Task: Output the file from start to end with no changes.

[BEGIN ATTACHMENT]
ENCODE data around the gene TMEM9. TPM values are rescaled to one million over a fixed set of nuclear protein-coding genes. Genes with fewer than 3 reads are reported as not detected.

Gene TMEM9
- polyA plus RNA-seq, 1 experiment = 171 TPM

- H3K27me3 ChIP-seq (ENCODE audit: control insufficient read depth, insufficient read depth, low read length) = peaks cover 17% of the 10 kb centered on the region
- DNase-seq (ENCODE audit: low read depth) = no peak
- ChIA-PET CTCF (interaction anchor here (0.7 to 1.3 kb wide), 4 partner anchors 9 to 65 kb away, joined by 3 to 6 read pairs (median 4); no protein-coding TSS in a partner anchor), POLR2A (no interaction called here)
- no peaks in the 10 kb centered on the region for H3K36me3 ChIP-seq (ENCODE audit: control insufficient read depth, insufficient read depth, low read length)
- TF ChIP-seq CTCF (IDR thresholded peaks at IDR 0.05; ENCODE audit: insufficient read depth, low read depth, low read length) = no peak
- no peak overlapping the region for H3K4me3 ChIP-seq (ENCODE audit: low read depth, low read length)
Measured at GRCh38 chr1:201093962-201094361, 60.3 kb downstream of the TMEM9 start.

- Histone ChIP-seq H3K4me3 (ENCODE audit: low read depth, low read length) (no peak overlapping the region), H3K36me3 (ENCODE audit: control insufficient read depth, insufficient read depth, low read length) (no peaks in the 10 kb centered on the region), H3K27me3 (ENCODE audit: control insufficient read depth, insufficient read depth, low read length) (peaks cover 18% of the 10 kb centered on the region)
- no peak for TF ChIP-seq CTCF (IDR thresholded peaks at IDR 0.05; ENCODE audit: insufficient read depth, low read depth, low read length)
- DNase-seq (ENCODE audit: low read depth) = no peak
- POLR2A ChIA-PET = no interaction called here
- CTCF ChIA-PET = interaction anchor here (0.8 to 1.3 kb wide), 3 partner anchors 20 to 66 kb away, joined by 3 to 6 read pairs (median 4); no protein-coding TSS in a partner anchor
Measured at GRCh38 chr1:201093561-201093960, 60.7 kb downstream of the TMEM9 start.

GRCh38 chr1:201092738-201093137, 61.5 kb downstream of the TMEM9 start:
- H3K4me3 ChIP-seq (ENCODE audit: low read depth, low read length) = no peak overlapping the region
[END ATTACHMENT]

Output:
ENCODE data around the gene TMEM9. TPM values are rescaled to one million over a fixed set of nuclear protein-coding genes. Genes with fewer than 3 reads are reported as not detected.

Gene TMEM9
- polyA plus RNA-seq, 1 experiment = 171 TPM

- H3K27me3 ChIP-seq (ENCODE audit: control insufficient read depth, insufficient read depth, low read length) = peaks cover 17% of the 10 kb centered on the region
- DNase-seq (ENCODE audit: low read depth) = no peak
- ChIA-PET CTCF (interaction anchor here (0.7 to 1.3 kb wide), 4 partner anchors 9 to 65 kb away, joined by 3 to 6 read pairs (median 4); no protein-coding TSS in a partner anchor), POLR2A (no interaction called here)
- no peaks in the 10 kb centered on the region for H3K36me3 ChIP-seq (ENCODE audit: control insufficient read depth, insufficient read depth, low read length)
- TF ChIP-seq CTCF (IDR thresholded peaks at IDR 0.05; ENCODE audit: insufficient read depth, low read depth, low read length) = no peak
- no peak overlapping the region for H3K4me3 ChIP-seq (ENCODE audit: low read depth, low read length)
Measured at GRCh38 chr1:201093962-201094361, 60.3 kb downstream of the TMEM9 start.

- Histone ChIP-seq H3K4me3 (ENCODE audit: low read depth, low read length) (no peak overlapping the region), H3K36me3 (ENCODE audit: control insufficient read depth, insufficient read depth, low read length) (no peaks in the 10 kb centered on the region), H3K27me3 (ENCODE audit: control insufficient read depth, insufficient read depth, low read length) (peaks cover 18% of the 10 kb centered on the region)
- no peak for TF ChIP-seq CTCF (IDR thresholded peaks at IDR 0.05; ENCODE audit: insufficient read depth, low read depth, low read length)
- DNase-seq (ENCODE audit: low read depth) = no peak
- POLR2A ChIA-PET = no interaction called here
- CTCF ChIA-PET = interaction anchor here (0.8 to 1.3 kb wide), 3 partner anchors 20 to 66 kb away, joined by 3 to 6 read pairs (median 4); no protein-coding TSS in a partner anchor
Measured at GRCh38 chr1:201093561-201093960, 60.7 kb downstream of the TMEM9 start.

GRCh38 chr1:201092738-201093137, 61.5 kb downstream of the TMEM9 start:
- H3K4me3 ChIP-seq (ENCODE audit: low read depth, low read length) = no peak overlapping the region